Hanchey adds that regulators within the Texas Department of Banking acted quickly to compare levels of uninsured deposits to the availability of other funding sources in a crunch, such as lines of credit from the Federal Home Loan Banks or correspondent banks. “Stress testing your FHLB advance capabilities, lines of credit from your correspondent banking relationships, access to the Fed [discount] window, all those traditional sources of liquidity that have always been important,” says Hanchey. “It’s a new focus on the interplay between those sources of liquidity and [a bank’s] ability to cover uninsured deposits.”

Scenarios should take multiple factors – credit, interest rates, liquidity – into account, helping decision-makers build a narrative that they can use to discuss and assess the impact on the organization, says Joe Sergienko, a client relationship executive at Treliant. They can then come up with a playbook for each scenario – essentially a decision tree that examines how leadership could react in different situations. “No scenario is going to play out exactly the way you forecast,” he says, “but it gives you [a] road map to say, ‘Here’s how we should manage our bank or our process through this.’”

And executives and boards should prepare for the absolute worst: the seemingly low-probability event that could break the bank, like massive outflows in deposits such as those that caused SVB and Signature Bank to fail. This reverse stress testing process provides clues to help leaders avert a disaster. At what point does the bank lose so much liquidity that it can no longer operate? How quickly could that occur?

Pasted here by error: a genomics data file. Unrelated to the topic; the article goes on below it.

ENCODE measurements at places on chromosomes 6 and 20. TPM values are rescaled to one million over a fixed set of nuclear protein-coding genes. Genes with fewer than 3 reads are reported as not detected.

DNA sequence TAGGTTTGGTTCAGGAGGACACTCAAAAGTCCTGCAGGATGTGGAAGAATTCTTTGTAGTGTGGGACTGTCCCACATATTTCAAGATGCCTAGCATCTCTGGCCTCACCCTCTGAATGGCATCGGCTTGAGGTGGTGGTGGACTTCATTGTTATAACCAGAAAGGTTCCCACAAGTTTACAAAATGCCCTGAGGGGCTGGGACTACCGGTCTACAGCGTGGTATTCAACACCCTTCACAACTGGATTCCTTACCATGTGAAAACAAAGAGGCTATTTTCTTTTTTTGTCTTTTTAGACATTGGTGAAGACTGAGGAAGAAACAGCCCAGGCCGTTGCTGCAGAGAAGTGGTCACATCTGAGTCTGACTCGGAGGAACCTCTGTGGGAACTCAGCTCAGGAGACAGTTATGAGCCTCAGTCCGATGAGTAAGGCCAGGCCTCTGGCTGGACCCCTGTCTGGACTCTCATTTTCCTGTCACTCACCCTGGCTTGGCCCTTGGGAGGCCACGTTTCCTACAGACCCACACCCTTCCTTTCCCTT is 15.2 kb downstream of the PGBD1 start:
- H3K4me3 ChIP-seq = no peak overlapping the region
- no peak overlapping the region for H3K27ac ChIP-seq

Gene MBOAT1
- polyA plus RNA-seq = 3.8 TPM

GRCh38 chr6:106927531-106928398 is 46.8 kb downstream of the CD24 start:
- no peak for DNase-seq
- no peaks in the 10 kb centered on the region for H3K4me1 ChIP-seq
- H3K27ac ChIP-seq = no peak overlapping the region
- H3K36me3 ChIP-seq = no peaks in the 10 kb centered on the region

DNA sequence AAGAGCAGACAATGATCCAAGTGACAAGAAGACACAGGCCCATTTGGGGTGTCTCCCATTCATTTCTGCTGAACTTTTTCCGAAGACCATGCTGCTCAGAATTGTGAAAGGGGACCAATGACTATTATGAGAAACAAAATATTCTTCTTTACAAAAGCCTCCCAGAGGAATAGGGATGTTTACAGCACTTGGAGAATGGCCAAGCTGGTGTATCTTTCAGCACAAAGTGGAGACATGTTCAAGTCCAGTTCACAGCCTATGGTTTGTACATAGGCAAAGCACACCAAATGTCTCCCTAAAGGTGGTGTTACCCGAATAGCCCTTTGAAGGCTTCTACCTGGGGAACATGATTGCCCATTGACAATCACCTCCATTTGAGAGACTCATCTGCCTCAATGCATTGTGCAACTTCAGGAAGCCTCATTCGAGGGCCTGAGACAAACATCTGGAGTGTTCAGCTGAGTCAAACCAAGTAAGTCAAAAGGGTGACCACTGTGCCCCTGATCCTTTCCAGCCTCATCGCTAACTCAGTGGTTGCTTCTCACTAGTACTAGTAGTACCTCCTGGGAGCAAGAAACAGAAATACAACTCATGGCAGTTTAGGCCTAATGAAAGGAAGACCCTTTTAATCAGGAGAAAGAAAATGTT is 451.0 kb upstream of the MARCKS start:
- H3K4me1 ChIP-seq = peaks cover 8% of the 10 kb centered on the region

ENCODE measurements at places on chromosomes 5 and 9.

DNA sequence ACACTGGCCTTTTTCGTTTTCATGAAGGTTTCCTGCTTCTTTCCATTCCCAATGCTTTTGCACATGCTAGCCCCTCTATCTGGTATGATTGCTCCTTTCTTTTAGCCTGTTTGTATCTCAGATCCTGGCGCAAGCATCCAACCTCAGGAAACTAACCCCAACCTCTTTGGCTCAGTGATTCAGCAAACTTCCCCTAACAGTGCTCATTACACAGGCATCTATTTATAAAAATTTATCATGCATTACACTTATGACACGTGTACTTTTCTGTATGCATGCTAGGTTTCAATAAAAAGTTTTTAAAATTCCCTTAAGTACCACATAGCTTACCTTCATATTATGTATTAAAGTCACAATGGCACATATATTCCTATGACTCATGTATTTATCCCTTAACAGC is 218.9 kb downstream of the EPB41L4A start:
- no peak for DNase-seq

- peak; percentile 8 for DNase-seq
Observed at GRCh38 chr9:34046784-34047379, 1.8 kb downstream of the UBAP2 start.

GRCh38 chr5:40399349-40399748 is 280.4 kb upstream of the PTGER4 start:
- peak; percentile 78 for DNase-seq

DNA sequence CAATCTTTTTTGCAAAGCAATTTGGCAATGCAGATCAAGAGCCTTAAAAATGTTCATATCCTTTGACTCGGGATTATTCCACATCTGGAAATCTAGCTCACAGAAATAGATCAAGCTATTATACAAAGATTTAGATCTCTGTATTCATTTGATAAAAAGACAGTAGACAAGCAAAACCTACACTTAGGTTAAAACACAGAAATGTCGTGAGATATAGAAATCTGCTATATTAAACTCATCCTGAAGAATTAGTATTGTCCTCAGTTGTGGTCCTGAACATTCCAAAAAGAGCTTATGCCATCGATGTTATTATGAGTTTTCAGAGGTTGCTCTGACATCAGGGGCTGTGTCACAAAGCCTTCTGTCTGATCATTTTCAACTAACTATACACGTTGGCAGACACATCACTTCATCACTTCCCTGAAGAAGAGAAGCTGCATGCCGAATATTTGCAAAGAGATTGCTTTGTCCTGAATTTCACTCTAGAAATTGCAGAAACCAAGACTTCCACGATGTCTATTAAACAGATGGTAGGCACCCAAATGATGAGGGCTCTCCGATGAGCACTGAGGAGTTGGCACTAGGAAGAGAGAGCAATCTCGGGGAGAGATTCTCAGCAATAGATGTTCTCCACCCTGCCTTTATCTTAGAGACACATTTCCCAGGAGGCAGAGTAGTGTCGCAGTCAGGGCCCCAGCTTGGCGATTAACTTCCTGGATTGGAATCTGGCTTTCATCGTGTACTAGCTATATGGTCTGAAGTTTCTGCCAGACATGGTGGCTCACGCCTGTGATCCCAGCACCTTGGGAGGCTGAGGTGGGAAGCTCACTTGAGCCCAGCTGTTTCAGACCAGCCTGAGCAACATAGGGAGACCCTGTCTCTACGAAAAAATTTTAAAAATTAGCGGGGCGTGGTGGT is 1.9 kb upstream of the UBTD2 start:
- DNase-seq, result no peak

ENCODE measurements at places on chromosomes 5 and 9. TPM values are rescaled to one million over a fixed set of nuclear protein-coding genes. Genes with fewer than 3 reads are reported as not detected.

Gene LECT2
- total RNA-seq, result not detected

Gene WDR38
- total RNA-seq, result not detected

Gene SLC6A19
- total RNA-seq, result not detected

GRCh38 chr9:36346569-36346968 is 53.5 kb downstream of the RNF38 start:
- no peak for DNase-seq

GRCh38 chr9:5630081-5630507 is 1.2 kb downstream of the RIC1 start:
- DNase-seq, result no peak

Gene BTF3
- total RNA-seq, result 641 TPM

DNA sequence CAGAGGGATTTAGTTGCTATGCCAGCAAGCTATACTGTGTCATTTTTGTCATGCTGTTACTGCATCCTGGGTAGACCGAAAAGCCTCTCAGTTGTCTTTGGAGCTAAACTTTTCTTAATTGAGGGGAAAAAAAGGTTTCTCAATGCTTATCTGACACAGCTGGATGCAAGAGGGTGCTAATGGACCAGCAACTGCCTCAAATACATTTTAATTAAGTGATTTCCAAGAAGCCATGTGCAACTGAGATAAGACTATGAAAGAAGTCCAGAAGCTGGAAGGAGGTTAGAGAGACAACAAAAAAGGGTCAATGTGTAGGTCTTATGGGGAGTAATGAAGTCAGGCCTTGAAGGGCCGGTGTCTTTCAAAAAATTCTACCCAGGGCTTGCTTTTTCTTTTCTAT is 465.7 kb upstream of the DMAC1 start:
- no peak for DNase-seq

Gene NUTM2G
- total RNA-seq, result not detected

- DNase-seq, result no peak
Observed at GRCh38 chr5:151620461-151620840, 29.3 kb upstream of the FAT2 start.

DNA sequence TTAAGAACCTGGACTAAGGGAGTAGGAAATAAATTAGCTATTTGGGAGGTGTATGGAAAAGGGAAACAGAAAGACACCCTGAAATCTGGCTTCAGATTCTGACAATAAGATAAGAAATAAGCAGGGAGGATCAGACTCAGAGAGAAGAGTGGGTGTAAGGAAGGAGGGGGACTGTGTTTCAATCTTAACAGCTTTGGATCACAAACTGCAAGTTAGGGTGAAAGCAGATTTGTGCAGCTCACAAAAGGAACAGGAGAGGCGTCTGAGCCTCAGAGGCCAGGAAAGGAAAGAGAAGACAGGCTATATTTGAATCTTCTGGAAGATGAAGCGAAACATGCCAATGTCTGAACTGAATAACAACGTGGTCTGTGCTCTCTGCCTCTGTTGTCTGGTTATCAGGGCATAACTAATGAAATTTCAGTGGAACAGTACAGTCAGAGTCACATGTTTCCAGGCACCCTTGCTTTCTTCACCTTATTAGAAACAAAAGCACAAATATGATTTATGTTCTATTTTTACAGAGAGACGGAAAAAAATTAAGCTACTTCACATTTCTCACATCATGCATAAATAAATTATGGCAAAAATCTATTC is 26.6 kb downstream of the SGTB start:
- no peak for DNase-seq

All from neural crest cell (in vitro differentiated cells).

Stress testing should help foster a larger conversation around risk, and strengthen risk management governance and policies, says Koeser. Scenarios and models should consider the bank’s size, geography and other factors relevant to the business, like concentrations on either side of the balance sheet.

Examiner scrutiny on risk management promises to get more onerous in the year ahead. “We should all expect the pendulum to swing toward heavy, heavy oversight and strict regulation of very discrete issues,” says Hanchey. “Banks should be prepared and have their answers ready when the regulators come in and ask them about things like deposit concentration, interest rate risk, stress tests, rising rate environments. The more proactive banks can be on the front end, the more pleasant their examination experiences will be.”


Emily McCormick

Vice President of Editorial & Research

Emily McCormick is Vice President of Editorial & Research for Bank Director. Emily oversees research projects, from in-depth reports to Bank Director’s annual surveys on M&A, risk, compensation, governance and technology. She also manages content for the Bank Services Program. In addition to regularly speaking and moderating discussions at Bank Director’s in-person and virtual events, Emily regularly writes and edits for Bank Director magazine and BankDirector.com. She started her career in the circulation department at the Knoxville News-Sentinel, and graduated summa cum laude from The University of Tennessee with a bachelor’s degree in Spanish and International Business.